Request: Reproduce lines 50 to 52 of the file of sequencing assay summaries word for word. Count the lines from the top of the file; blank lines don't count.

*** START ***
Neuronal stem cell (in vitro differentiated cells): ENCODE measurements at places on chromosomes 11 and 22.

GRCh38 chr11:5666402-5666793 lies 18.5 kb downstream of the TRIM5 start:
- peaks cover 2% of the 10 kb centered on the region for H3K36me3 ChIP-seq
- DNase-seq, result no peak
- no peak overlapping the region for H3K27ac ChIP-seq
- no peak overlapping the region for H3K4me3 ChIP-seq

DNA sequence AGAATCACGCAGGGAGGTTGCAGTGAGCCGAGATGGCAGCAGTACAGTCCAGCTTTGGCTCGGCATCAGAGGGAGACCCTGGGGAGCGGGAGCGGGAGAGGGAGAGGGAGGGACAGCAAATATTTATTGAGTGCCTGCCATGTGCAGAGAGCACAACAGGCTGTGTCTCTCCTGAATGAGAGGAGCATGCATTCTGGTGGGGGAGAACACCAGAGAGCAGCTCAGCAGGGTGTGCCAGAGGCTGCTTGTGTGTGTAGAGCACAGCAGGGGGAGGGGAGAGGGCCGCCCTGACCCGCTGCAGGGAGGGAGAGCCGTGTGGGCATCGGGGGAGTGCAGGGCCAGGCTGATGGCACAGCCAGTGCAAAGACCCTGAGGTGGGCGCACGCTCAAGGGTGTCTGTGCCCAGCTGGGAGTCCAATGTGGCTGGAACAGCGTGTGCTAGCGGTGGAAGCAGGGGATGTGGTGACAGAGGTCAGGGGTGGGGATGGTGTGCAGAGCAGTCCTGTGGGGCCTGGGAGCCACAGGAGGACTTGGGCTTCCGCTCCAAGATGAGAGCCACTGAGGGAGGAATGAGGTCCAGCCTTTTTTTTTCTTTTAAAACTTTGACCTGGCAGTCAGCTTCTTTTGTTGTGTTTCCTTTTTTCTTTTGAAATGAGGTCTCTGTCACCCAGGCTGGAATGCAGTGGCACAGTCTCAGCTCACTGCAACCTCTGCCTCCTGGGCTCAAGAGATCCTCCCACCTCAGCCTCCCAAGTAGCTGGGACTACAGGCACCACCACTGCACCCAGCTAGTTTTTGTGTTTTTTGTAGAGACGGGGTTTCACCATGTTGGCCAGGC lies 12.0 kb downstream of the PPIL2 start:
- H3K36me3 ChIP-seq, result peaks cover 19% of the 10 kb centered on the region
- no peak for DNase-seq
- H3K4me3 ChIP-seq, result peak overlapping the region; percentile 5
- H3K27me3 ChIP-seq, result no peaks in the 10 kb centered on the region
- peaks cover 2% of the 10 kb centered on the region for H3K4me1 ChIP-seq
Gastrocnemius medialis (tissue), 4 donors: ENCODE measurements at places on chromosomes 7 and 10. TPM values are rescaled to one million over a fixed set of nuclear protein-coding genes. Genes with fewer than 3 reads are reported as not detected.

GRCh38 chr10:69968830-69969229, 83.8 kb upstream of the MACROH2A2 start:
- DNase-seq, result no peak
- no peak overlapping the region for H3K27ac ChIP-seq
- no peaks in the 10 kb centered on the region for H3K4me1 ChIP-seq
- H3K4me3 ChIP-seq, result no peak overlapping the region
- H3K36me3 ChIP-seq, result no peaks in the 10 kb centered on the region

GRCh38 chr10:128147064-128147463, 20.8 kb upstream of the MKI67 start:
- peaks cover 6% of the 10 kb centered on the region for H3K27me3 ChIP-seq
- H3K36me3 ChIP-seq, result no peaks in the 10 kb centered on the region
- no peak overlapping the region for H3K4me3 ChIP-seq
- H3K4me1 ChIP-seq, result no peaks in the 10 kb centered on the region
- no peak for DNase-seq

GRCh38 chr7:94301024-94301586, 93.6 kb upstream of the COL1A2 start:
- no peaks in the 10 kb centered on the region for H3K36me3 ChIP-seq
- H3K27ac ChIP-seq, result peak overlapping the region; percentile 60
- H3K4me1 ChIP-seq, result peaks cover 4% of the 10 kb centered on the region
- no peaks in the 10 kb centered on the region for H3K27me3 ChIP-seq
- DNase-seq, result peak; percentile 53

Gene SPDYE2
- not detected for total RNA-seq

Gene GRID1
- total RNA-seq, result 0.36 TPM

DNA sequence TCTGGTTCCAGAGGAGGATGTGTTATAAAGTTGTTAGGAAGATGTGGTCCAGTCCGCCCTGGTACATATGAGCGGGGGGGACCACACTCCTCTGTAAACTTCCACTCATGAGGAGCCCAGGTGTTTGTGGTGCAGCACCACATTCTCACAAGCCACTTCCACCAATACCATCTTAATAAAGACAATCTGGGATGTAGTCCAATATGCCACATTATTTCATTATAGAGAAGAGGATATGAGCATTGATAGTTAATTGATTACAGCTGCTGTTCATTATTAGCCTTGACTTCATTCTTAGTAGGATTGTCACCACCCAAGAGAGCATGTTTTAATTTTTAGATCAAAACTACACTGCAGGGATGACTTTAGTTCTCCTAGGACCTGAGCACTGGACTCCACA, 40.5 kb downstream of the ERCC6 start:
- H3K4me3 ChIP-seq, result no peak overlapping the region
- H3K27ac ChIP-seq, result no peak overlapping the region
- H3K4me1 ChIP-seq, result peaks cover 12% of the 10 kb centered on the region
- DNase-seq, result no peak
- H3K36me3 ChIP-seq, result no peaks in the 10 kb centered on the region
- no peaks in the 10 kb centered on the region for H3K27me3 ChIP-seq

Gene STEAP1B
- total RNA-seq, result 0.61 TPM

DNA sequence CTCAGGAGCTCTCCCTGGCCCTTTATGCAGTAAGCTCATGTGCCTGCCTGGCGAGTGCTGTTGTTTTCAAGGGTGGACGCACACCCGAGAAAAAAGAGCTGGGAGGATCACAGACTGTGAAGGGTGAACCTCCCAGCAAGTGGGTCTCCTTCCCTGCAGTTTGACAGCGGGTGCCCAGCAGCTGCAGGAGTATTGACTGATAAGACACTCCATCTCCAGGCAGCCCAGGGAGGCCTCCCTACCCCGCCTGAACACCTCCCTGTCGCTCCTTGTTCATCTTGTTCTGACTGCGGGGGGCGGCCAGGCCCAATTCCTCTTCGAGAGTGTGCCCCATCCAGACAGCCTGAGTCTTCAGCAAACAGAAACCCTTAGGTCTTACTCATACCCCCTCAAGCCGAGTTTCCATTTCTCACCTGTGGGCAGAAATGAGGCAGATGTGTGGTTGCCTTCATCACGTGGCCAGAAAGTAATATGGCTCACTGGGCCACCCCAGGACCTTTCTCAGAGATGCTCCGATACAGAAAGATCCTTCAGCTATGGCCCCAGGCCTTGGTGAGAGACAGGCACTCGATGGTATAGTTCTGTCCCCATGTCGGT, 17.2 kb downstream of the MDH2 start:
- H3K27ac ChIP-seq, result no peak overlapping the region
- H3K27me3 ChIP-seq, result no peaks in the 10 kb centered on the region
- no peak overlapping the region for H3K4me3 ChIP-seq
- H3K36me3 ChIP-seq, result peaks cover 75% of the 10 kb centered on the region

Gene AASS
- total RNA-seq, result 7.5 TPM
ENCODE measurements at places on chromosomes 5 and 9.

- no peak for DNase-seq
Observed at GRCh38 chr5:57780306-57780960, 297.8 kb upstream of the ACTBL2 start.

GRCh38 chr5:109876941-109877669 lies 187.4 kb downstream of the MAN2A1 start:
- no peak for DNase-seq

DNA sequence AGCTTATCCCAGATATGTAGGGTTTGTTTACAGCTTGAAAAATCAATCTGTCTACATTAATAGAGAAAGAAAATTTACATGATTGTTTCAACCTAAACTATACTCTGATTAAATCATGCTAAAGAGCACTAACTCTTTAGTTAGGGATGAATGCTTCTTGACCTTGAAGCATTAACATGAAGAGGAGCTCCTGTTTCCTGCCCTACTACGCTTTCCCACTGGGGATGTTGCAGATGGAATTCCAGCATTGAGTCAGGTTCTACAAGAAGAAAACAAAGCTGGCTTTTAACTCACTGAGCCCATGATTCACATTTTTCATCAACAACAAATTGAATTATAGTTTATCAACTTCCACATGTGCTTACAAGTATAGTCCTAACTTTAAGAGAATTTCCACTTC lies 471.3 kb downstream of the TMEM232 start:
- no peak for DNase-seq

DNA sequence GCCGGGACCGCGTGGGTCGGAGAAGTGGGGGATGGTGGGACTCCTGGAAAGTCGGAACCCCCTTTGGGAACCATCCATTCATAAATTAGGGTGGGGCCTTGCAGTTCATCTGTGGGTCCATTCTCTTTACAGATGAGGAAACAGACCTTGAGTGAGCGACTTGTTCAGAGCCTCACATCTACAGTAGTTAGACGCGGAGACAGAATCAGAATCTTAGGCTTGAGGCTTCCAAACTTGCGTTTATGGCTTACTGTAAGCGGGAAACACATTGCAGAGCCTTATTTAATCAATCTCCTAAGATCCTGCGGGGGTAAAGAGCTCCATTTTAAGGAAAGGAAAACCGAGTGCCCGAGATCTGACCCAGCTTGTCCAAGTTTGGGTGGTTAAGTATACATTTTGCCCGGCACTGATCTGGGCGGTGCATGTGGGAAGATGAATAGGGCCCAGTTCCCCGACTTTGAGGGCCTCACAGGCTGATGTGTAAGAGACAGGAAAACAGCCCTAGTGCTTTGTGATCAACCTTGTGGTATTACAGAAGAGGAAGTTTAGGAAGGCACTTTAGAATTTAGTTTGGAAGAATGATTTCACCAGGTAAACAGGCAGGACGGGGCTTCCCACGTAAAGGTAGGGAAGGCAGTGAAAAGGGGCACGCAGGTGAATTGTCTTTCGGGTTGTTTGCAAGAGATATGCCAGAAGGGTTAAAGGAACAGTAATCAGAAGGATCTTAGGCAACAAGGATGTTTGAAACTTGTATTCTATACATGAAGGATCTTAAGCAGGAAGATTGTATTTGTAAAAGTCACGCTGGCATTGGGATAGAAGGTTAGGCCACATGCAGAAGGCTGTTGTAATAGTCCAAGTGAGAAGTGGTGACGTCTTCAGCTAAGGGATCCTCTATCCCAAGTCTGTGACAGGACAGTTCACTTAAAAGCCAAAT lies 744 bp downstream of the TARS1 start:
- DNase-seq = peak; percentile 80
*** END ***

Gene AASS
- total RNA-seq, result 7.5 TPM
ENCODE measurements at places on chromosomes 5 and 9.